10 The FDIC does not collect data on left-handed tellers, but it does collect a vast amount of data on banks. It would be truly remarkable if some of these data were not correlated with CAMELS ratings. Statisticians are well aware that statistics can demonstrate correlation but not causation.
11 The variables discussed in Cole, Cornyn, and Gunther (1995) are typical of those used in failure models. See also Hooks (1995) and DemirgüH-Kunt (1989).
12 An earlier specification of SCOR used 13 variables. Dividends were included, and net income was used instead of income before taxes. Pretax income is now used because of the increasing number of banks that are sub-chapter S corporations and do not pay corporate income tax, and dividends were dropped because supervisors commonly restrict dividends at troubled institutions. Thus, dividends are necessarily low at an institution after supervisors have identified it as troubled (it is important to remember, however, that low dividends do not necessarily signal that a sound institution is having trouble). Both changes—dropping dividends, and replacing pretax income with net income—demonstrate the importance of using informed judgment when selecting variables. The current version of SCOR is at least as accurate as the older version.
13 However, this method might introduce another distortion. Suppose major portions of the disappearing bank (for example, branches or a credit card portfolio) were sold within 12 months of the merger. SCOR’s method of adjusting for mergers would include income from operations that were not part of the merged entity. Although examples of this sort of distortion can be found, they are relatively uncommon.
14 If the bank had a rating of 3, the probability of a downgrade would equal 5.3 percent (4.9% + 0.4%). If it had a rating of 4, the probability of a downgrade would equal 0.4 percent. By definition, the downgrade probability for 5-rated banks is zero.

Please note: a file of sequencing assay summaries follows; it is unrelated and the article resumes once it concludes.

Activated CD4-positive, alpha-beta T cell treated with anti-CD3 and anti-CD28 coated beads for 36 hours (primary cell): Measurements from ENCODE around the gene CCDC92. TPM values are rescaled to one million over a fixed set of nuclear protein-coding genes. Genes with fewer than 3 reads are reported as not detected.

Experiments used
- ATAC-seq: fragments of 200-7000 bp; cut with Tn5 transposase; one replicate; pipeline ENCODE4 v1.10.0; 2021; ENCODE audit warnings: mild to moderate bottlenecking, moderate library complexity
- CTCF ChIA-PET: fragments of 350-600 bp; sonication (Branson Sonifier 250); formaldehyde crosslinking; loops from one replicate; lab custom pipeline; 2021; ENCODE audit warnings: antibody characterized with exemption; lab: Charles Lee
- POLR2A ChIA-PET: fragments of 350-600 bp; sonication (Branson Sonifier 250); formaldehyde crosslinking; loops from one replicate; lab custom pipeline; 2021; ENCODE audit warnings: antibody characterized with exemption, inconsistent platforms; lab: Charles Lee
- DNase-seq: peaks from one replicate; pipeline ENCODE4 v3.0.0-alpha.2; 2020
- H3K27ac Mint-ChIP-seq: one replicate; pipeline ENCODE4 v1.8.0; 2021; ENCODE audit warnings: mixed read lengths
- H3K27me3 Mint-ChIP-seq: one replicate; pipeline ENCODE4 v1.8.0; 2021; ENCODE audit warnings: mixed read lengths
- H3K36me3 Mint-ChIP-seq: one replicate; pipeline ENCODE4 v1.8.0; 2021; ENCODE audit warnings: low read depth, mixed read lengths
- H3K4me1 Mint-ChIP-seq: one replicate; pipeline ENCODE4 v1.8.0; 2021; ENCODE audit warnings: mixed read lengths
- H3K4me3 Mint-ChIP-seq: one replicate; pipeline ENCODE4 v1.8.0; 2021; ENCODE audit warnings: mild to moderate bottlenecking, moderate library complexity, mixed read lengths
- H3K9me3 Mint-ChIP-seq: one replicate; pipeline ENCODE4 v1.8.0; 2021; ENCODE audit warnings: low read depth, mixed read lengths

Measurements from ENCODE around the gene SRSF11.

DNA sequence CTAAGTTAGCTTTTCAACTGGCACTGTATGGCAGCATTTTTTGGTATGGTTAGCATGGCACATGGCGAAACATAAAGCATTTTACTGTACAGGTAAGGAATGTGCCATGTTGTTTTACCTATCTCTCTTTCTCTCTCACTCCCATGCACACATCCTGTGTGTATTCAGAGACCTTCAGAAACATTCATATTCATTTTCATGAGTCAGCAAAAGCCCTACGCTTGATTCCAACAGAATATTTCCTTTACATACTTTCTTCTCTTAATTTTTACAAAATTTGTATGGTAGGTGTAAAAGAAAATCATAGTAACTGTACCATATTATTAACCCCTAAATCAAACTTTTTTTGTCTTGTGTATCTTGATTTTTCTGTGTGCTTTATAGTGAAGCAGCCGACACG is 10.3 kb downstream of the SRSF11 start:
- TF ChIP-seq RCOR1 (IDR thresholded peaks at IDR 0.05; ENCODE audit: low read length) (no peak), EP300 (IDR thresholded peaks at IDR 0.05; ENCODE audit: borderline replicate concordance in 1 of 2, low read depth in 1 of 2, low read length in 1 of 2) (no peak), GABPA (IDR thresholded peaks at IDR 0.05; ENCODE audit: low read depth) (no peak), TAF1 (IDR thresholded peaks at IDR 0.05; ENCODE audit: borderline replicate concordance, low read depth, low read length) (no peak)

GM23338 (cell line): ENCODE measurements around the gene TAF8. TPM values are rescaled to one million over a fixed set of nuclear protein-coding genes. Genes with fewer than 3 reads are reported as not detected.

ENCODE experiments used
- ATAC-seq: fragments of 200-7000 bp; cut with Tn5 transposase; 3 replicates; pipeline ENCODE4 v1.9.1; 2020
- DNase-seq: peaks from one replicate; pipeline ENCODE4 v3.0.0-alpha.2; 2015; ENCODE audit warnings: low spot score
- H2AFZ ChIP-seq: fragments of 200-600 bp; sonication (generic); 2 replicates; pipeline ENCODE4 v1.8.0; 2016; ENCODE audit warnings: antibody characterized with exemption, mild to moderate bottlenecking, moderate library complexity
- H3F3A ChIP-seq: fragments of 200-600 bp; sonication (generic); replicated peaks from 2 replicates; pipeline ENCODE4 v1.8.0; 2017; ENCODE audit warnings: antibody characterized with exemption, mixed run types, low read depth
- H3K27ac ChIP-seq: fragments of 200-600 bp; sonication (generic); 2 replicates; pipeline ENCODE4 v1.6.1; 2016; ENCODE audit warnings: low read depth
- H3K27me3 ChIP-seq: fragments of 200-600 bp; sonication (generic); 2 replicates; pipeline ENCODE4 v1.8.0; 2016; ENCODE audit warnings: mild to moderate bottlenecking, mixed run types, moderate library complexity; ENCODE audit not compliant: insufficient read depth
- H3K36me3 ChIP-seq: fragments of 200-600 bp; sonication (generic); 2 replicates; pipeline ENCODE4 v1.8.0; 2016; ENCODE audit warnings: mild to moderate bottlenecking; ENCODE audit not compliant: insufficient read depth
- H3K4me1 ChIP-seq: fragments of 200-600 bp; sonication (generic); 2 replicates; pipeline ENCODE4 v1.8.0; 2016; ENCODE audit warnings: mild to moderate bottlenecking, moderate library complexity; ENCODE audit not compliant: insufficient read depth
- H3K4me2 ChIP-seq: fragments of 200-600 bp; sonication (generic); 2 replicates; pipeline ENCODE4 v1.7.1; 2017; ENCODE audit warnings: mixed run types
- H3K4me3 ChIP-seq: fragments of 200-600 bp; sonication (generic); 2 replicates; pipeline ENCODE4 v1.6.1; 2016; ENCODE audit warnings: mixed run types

15 In practice, most banks have a high probability of receiving one or two specific ratings and almost no probability of receiving the other three ratings. The example shown in table 3 is typical. In these cases, we can closely approximate the downgrade probability by dropping the integer part of the SCOR rating. For the hypothetical bank in table 3, the approximate probability of being downgraded to a 3 is 42 percent. This approximation is exact if three of the five probabilities are zero.
16 When SCOR was adopted in 1999, a 30 percent downgrade probability was used to flag banks for review. By 2001, when the weakening economy undoubtedly affected the financials at banks and caused more poor SCOR ratings and more reviews, that flag was resulting in too many reviews. Accordingly, the higher probability was adopted.
17 Another reason for focusing on the four- to six-month horizon is that after an examination, the Call Reports filed immediately before the examination almost always (but not absolutely always) are revised. Revisions to the Call Report that immediately precede the exam will bias the backtest because the SCOR model will have access to the corrected data instead of the data that were actually available to supervisors before the examination. This bias is minimized by the use of forecasts based on the Call Report filed four to six months before the examination—a Call Report less likely to be revised.
18 Banks that have problems are more likely to be examined, and the reported results include only the first examination after the Call Report that provided the data for the SCOR rating. Consequently, the results for a 16- to 18-month horizon include only the strongest banks, and only 2.6 percent of these were downgraded. In contrast, 18.8 percent of the banks identified by SCOR are downgraded 16 to 18 months later.
19 The reviews done by case managers almost inevitably indicate that banks flagged by SCOR have noticeable weaknesses, even though the weaknesses might not warrant an examination or closer supervision.